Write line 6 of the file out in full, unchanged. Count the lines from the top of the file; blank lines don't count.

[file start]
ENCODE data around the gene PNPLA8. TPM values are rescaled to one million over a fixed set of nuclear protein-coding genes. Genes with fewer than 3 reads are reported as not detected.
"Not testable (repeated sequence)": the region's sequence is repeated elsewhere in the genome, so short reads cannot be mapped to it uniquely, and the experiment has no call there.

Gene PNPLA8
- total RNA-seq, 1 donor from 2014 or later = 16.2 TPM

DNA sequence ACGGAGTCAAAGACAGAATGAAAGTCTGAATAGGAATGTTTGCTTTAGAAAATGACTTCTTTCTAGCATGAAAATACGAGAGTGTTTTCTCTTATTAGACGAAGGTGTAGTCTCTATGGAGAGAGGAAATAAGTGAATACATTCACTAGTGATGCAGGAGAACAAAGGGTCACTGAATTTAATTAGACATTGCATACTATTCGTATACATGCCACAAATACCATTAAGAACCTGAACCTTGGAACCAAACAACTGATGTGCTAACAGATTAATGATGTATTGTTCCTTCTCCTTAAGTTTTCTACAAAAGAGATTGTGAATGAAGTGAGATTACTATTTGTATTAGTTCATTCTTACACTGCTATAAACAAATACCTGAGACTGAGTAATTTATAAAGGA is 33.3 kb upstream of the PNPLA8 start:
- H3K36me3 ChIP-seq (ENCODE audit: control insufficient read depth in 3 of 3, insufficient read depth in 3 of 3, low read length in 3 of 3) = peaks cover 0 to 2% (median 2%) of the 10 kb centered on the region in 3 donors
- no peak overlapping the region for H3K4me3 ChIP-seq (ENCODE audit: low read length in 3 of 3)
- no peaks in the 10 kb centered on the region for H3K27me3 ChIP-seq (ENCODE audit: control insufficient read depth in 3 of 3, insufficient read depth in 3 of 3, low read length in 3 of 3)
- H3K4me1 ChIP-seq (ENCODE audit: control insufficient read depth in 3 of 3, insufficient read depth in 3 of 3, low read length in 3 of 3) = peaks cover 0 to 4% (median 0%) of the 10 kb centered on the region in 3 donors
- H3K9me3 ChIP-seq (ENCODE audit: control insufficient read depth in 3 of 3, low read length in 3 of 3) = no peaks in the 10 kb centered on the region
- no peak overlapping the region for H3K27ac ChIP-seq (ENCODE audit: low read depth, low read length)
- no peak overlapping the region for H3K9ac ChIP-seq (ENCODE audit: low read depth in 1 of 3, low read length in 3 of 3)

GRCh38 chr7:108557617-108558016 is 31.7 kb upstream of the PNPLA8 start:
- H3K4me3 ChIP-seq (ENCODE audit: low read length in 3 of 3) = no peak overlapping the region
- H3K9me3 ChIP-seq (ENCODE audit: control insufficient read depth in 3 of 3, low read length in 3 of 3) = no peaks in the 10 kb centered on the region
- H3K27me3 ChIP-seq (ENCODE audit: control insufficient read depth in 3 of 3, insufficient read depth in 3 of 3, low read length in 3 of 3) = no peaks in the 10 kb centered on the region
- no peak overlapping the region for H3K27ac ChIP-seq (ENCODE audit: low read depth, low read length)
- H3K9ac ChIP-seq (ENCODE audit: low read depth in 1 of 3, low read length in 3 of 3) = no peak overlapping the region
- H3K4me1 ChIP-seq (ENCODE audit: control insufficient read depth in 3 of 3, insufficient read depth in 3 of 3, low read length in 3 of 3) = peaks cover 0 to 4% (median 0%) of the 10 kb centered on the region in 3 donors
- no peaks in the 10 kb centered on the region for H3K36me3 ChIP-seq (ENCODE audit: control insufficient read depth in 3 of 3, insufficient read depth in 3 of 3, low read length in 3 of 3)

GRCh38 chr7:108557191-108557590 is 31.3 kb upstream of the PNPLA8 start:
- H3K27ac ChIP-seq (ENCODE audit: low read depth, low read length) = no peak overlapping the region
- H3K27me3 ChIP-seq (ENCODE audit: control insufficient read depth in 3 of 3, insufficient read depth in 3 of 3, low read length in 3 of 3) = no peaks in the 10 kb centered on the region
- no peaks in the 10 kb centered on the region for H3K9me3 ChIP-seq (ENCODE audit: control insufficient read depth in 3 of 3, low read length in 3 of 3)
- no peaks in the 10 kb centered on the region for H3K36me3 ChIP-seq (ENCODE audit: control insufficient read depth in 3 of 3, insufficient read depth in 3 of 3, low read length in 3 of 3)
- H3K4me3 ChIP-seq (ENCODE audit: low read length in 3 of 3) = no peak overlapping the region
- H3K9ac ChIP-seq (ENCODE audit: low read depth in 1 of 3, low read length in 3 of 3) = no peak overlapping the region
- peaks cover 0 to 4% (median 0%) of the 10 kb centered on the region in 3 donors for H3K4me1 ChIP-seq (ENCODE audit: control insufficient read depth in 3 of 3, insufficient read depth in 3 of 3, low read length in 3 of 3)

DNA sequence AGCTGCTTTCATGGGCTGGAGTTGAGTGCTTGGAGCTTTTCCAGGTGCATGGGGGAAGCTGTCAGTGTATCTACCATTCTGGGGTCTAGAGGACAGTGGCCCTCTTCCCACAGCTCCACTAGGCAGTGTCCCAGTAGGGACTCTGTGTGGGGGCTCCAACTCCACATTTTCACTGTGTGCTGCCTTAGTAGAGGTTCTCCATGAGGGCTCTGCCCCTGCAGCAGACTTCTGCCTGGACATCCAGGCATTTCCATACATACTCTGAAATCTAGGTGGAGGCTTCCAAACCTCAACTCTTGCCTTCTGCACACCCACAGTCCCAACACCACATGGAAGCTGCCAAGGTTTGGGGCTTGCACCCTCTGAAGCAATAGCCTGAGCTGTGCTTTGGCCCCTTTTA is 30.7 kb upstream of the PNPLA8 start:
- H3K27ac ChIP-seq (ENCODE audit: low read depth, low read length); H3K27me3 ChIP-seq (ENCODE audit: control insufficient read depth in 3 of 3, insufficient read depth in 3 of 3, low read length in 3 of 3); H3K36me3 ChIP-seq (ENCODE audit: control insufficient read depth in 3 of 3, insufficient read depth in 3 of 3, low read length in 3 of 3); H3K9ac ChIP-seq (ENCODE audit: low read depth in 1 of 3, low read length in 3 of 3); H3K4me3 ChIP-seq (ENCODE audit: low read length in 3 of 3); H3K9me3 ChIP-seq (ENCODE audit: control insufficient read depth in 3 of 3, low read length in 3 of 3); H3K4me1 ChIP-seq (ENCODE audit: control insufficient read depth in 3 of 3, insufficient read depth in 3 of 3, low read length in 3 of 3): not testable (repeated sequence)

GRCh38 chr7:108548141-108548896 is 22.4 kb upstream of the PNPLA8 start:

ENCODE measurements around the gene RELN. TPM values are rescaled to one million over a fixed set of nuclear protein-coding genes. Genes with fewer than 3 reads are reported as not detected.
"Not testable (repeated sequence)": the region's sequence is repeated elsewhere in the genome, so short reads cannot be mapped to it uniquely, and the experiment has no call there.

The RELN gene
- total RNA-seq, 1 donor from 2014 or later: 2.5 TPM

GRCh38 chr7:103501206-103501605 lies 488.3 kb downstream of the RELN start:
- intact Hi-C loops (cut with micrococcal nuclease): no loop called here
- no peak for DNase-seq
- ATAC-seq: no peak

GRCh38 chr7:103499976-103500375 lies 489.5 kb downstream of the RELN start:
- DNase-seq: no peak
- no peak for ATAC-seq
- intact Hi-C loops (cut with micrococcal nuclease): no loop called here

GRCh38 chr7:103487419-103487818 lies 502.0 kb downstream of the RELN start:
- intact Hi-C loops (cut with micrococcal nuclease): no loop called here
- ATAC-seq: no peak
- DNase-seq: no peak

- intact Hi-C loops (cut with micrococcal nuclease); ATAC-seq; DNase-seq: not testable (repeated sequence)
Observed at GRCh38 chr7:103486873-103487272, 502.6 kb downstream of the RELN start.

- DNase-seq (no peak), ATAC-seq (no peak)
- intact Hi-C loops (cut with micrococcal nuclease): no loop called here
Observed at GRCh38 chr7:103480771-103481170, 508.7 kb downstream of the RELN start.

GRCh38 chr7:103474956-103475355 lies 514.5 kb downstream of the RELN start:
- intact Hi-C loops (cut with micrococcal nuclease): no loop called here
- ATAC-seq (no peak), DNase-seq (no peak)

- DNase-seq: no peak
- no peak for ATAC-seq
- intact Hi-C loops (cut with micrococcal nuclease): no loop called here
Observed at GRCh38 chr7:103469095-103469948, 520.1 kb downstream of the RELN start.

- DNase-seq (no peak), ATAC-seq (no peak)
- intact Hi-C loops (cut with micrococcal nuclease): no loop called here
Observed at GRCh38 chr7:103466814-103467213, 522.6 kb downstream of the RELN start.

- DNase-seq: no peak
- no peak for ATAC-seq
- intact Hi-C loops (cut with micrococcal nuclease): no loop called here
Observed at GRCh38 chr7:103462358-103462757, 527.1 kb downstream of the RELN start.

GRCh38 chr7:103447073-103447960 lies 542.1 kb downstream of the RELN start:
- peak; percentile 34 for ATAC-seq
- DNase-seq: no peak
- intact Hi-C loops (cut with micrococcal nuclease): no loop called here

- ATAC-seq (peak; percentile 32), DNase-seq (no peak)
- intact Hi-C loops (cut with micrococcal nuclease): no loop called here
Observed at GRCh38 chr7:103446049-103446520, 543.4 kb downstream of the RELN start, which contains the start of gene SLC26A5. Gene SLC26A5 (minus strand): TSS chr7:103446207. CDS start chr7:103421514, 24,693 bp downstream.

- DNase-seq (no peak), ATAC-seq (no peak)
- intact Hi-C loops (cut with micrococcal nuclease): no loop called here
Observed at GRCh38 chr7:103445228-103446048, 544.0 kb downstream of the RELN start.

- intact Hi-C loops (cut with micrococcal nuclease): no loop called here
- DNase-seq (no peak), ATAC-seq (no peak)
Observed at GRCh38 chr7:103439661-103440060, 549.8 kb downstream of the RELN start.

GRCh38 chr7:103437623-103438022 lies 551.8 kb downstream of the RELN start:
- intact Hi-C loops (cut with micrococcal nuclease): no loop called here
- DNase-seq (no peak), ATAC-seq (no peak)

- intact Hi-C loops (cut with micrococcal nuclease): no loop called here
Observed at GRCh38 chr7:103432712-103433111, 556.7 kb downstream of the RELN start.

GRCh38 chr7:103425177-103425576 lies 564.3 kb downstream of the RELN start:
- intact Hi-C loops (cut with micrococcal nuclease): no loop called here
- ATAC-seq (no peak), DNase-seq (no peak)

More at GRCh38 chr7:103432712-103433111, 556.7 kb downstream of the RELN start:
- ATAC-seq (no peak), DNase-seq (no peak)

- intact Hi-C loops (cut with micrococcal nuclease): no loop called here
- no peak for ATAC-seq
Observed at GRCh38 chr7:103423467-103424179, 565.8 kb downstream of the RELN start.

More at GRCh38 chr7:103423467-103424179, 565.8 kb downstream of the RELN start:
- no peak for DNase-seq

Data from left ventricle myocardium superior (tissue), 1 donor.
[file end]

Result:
- H3K36me3 ChIP-seq (ENCODE audit: control insufficient read depth in 3 of 3, insufficient read depth in 3 of 3, low read length in 3 of 3) = peaks cover 0 to 2% (median 2%) of the 10 kb centered on the region in 3 donors